The three of us, Tiziano Manca, Christophe Wavelet and I, worked by debating and discussing all the questions that we have accumulated before and after these interviews. Many of these questions have been translated in artistic operations that would allow to experiment with the members of the Ensemble Modern. The different parts or scenes put at work these operations, and as a continuity between all we use the idea of the exhibition as something at work. Rather than rehearsing in order to aim for the best way to perform this or that music, we proposed to the musicians to play some things that are at work. It was not possible to rehearse very long with the Ensemble because of the expensive costs, that was one of the constraints. But we took this as something to use. We didn’t want to reproduce the way musicians are usually working, like getting a score, work on it individually and then meet with the others to rehearse and perform the best they can. For example, for one of the operation we call recordings, we used and display the actions at stake during the recording: working on a part, repeating and listening, have a comment, replay a part etc. These things could be rehearsed during a very reduced time, as it was mostly a matter of discussing and sharing with the musicians our proposal of sequence that didn’t need to find a resolution before the performance with the public. We also had the desire to work mostly with individuals one by one in order to follow the structure of the Ensemble Modern which presents itself as an Ensemble of Soloists’ and as a way to use the constraint of the reduced amount of rehearsals. That transformed their usual mode of rehearsal and required a lot of preparation work for the three of us before starting the rehearsals with them.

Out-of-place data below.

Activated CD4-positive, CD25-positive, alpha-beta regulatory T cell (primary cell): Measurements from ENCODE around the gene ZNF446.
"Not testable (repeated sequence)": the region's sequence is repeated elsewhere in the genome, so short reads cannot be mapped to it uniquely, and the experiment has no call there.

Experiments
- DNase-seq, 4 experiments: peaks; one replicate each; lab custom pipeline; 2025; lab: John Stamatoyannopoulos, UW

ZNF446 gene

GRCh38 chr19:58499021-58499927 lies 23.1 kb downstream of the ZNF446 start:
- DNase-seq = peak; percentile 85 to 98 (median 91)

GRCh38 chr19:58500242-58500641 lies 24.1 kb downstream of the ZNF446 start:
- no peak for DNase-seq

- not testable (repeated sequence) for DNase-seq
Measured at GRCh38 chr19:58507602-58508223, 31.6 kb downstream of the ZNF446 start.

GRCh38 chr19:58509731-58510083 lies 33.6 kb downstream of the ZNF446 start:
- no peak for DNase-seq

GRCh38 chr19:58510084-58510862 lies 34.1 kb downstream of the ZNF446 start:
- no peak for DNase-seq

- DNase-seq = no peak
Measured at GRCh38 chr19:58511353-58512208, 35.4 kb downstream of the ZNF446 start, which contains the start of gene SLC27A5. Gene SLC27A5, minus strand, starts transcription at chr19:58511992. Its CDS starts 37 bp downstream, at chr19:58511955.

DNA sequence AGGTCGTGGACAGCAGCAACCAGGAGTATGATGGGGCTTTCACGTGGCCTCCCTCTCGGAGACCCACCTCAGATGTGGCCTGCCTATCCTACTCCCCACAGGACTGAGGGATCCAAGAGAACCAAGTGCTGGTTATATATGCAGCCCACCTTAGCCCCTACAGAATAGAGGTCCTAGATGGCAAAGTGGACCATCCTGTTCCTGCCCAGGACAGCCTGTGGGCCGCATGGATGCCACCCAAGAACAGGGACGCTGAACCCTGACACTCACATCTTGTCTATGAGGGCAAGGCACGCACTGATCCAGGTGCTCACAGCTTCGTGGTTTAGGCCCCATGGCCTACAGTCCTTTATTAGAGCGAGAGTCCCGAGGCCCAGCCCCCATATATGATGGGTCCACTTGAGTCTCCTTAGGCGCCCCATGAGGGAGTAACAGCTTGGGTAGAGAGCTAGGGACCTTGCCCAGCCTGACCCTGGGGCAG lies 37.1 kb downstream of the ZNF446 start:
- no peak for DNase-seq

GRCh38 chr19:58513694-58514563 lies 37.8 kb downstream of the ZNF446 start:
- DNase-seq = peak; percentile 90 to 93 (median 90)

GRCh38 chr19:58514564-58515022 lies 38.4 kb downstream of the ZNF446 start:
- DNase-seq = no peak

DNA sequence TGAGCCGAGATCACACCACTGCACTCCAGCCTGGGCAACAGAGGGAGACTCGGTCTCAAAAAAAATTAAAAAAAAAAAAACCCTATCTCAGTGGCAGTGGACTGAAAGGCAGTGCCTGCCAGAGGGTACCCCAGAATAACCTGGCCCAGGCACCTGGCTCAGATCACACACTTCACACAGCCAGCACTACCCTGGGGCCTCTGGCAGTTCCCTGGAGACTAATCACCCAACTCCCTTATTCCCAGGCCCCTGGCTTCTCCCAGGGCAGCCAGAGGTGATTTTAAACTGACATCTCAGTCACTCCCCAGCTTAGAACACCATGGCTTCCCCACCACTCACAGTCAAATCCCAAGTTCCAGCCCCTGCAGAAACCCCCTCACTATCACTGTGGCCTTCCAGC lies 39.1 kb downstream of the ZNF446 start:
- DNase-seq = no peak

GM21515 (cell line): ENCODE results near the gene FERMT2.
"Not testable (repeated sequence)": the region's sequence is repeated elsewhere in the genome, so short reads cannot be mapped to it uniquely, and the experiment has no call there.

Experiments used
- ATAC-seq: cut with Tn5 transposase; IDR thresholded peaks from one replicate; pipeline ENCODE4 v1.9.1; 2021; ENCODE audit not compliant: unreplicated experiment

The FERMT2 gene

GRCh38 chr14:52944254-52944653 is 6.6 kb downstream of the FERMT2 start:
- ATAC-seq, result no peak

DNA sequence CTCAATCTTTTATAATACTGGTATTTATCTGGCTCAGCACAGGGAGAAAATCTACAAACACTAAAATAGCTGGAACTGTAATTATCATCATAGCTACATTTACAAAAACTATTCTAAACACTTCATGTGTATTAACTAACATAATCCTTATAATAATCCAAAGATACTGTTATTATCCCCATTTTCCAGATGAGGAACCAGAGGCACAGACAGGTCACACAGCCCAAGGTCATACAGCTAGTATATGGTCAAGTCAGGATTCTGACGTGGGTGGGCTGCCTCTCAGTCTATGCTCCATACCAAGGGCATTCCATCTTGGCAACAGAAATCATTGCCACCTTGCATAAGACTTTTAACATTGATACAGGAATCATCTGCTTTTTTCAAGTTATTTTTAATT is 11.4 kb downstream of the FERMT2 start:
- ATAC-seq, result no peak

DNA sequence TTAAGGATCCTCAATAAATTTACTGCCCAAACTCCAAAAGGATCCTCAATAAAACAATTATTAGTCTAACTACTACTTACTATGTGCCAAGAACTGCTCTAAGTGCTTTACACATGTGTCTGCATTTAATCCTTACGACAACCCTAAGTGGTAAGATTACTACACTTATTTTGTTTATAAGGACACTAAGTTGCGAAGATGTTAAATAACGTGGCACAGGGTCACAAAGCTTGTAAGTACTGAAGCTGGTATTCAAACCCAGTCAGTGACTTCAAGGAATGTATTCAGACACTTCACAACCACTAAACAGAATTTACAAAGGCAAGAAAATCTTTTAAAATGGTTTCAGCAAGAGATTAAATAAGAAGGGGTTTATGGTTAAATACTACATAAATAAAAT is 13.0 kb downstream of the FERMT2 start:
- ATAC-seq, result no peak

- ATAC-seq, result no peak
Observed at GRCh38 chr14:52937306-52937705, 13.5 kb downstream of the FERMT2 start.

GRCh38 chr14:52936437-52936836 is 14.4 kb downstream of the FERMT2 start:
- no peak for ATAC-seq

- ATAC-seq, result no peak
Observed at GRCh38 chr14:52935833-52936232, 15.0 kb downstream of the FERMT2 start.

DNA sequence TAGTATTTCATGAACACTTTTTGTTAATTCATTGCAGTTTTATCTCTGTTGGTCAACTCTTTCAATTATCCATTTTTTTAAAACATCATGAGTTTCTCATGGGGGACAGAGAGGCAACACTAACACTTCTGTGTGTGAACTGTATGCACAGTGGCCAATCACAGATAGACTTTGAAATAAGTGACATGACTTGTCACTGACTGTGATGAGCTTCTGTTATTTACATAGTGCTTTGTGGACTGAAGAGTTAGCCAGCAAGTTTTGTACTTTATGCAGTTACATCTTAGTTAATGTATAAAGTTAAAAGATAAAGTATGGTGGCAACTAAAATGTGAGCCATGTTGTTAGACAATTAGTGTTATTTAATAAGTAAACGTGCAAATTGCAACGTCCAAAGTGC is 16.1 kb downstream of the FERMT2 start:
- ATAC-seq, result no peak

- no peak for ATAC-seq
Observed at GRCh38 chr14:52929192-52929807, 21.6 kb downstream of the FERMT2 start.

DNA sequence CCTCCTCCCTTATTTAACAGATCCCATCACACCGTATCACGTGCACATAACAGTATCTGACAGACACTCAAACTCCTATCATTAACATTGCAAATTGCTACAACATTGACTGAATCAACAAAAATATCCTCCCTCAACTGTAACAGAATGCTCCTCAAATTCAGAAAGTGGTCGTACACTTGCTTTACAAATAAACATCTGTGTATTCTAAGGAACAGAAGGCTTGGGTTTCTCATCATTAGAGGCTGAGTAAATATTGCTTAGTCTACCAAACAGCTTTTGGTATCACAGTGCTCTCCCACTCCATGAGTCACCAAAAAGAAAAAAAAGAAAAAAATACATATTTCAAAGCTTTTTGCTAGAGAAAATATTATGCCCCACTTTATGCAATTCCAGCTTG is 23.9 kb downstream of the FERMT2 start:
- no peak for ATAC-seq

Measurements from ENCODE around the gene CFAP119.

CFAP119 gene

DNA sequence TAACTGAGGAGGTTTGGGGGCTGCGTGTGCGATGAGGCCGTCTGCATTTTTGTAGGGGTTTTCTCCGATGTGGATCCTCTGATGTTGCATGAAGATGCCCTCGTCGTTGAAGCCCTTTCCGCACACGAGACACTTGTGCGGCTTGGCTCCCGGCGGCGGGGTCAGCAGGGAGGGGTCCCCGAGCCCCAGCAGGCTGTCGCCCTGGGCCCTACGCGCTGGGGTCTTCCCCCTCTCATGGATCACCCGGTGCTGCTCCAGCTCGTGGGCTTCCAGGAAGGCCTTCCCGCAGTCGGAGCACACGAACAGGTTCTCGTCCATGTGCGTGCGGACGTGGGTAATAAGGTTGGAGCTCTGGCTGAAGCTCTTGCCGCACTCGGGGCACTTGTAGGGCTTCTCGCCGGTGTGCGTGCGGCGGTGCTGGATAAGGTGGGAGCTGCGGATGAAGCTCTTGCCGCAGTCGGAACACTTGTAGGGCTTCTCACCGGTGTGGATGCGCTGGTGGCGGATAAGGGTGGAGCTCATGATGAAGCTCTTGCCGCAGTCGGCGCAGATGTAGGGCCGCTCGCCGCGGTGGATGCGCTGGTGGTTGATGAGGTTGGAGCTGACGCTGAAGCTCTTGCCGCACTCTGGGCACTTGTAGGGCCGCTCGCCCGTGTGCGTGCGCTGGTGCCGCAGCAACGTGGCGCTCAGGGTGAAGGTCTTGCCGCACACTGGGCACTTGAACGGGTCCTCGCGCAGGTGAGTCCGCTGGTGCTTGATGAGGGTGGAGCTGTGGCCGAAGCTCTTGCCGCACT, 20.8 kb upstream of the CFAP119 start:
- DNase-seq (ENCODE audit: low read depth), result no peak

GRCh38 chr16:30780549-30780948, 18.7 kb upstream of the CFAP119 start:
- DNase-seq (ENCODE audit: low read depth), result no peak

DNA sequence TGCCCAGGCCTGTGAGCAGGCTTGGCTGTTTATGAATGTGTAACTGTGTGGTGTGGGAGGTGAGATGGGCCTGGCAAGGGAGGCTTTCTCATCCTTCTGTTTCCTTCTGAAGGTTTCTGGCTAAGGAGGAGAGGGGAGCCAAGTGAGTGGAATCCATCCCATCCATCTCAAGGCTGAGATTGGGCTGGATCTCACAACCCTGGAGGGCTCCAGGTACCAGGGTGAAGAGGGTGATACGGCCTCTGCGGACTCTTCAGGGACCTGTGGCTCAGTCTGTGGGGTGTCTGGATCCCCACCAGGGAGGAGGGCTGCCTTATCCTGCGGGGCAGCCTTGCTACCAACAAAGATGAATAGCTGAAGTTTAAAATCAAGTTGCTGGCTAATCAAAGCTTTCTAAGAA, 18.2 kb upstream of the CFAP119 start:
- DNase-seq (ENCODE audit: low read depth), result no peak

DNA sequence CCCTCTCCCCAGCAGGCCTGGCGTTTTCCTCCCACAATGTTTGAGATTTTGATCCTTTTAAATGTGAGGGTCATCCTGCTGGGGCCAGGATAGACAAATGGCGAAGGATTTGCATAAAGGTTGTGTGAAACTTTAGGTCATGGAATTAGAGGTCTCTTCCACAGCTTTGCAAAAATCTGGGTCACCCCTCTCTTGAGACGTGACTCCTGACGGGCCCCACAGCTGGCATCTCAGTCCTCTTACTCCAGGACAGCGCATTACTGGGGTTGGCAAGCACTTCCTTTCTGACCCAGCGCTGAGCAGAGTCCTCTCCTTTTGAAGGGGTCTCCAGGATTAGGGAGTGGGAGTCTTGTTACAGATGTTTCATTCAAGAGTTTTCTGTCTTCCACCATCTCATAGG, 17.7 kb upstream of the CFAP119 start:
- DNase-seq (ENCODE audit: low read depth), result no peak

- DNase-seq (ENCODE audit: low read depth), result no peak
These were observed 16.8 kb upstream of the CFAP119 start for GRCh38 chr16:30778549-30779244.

Contemporary music is still quite elitist, I think, is has a specific, very well-informed audience. Your approach also changed its context.

From my perspective, the operations that we proposed were allowing an approach to this music that doesn’t require the public to have a specific knowledge about it. The public wasn’t necessarily expected to be a part of “this elitist world” as you say. There were many moments when for instance the musicians could discuss with the public, the visitors could get close to them, when they were working on a score of their choice for example, so that the activity of working on a score and rehearsing would produce an access for the public to listen to the same part of a musical score several times in a row. This allows learning, differentiating and discussing how to listen and what we hear. The exhibition format allows also to literally bring the public closer to the musicians, the score, the instruments.

Where did the title came from? What does the term ‘modern’ mean to you?

The title came obviously from the name of the Ensemble Modern, and is standing for the desire to put in question the understanding of modern. Modern for this Ensemble, but also in our culture: It is an invitation to rethink what we consider to be modern in our time.